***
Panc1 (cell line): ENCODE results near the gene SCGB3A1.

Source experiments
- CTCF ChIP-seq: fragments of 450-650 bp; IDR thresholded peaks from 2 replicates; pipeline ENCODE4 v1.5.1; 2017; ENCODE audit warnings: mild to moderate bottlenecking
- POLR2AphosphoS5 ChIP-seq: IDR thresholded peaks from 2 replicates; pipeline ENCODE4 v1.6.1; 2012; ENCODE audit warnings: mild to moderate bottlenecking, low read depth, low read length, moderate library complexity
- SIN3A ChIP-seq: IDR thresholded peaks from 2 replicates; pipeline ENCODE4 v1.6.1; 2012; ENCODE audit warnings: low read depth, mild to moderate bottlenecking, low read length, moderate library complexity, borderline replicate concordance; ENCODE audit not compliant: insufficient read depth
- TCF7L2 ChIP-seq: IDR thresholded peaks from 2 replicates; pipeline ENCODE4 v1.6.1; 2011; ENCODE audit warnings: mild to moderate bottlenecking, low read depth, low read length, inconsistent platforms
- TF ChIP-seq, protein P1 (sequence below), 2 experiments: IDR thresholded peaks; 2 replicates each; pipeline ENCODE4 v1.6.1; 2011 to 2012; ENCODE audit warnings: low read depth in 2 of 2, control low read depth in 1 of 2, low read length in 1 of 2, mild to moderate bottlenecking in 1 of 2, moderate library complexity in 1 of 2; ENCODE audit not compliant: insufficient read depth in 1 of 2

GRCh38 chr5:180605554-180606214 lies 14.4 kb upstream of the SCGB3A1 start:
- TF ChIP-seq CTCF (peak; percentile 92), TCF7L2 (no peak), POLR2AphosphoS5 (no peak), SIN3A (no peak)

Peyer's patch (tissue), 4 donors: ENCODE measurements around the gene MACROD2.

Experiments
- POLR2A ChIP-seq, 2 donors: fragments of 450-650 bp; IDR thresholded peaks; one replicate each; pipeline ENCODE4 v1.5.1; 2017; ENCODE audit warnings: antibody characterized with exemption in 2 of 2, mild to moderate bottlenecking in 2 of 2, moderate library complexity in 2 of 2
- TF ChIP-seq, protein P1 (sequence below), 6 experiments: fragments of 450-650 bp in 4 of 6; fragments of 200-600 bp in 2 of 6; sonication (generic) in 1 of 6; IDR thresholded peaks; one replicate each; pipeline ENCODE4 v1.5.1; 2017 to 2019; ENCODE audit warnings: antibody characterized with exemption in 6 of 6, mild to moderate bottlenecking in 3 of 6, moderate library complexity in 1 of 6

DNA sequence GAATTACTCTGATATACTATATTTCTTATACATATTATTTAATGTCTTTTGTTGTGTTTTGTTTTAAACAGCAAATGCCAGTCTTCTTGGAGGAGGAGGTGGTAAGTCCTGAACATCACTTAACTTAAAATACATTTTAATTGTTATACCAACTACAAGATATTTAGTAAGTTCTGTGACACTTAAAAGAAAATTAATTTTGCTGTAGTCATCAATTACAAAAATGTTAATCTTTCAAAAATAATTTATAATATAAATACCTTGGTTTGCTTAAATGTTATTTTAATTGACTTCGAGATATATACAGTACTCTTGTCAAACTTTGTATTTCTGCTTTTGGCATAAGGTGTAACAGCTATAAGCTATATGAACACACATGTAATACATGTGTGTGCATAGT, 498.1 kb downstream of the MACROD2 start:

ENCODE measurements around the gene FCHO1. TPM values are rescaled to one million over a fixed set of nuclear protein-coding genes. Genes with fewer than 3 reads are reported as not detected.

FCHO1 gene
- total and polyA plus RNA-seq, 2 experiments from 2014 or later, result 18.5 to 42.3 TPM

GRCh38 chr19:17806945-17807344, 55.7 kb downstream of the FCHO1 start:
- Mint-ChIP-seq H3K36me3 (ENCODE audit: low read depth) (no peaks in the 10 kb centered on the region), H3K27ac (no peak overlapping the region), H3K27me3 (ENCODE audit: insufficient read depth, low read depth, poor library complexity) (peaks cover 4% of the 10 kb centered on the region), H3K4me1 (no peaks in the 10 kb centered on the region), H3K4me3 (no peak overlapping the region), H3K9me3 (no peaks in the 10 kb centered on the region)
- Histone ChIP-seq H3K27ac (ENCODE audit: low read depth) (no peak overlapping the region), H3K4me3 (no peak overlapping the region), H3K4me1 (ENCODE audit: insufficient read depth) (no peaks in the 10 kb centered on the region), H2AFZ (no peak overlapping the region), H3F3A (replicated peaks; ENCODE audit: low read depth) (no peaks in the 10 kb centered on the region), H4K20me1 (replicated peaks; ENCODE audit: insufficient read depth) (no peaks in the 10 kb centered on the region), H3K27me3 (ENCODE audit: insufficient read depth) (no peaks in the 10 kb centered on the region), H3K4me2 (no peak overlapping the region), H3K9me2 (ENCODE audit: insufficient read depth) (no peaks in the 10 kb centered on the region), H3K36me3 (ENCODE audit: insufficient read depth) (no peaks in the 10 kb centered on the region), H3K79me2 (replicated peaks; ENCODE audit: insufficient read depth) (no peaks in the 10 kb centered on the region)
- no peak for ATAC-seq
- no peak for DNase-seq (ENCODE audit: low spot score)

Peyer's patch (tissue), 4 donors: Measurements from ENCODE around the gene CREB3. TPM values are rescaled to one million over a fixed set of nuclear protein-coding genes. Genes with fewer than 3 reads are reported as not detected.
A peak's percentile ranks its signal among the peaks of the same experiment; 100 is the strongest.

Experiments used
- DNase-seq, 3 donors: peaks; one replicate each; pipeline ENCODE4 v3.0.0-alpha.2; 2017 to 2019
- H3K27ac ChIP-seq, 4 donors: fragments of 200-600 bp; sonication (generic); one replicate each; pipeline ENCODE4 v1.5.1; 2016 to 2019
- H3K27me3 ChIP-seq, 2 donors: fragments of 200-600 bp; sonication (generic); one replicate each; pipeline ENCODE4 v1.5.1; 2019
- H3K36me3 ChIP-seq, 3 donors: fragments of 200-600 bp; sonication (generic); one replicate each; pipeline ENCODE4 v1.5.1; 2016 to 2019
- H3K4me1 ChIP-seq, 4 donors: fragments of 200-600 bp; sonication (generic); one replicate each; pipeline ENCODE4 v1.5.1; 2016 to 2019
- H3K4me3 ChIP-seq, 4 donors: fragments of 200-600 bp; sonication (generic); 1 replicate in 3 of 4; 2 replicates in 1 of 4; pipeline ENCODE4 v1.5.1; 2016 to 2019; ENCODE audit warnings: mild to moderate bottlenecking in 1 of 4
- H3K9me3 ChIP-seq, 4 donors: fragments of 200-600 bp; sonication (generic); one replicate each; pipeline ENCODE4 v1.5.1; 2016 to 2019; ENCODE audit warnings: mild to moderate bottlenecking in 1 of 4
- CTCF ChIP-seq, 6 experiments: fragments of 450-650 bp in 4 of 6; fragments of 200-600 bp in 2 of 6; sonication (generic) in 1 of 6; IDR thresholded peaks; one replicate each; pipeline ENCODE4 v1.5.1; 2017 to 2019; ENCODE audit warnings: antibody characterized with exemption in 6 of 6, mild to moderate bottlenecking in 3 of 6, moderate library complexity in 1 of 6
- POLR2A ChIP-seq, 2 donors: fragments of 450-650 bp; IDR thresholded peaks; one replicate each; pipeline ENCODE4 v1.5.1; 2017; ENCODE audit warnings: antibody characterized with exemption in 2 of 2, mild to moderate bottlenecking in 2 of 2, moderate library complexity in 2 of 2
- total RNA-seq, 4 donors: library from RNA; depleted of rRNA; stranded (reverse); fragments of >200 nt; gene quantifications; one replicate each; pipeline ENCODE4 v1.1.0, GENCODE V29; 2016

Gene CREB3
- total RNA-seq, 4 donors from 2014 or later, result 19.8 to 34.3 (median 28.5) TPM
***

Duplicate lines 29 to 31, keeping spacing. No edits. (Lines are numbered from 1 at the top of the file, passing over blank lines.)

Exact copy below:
- H3K36me3 ChIP-seq, 3 donors: fragments of 200-600 bp; sonication (generic); one replicate each; pipeline ENCODE4 v1.5.1; 2016 to 2019
- H3K4me1 ChIP-seq, 4 donors: fragments of 200-600 bp; sonication (generic); one replicate each; pipeline ENCODE4 v1.5.1; 2016 to 2019
- H3K4me3 ChIP-seq, 4 donors: fragments of 200-600 bp; sonication (generic); 1 replicate in 3 of 4; 2 replicates in 1 of 4; pipeline ENCODE4 v1.5.1; 2016 to 2019; ENCODE audit warnings: mild to moderate bottlenecking in 1 of 4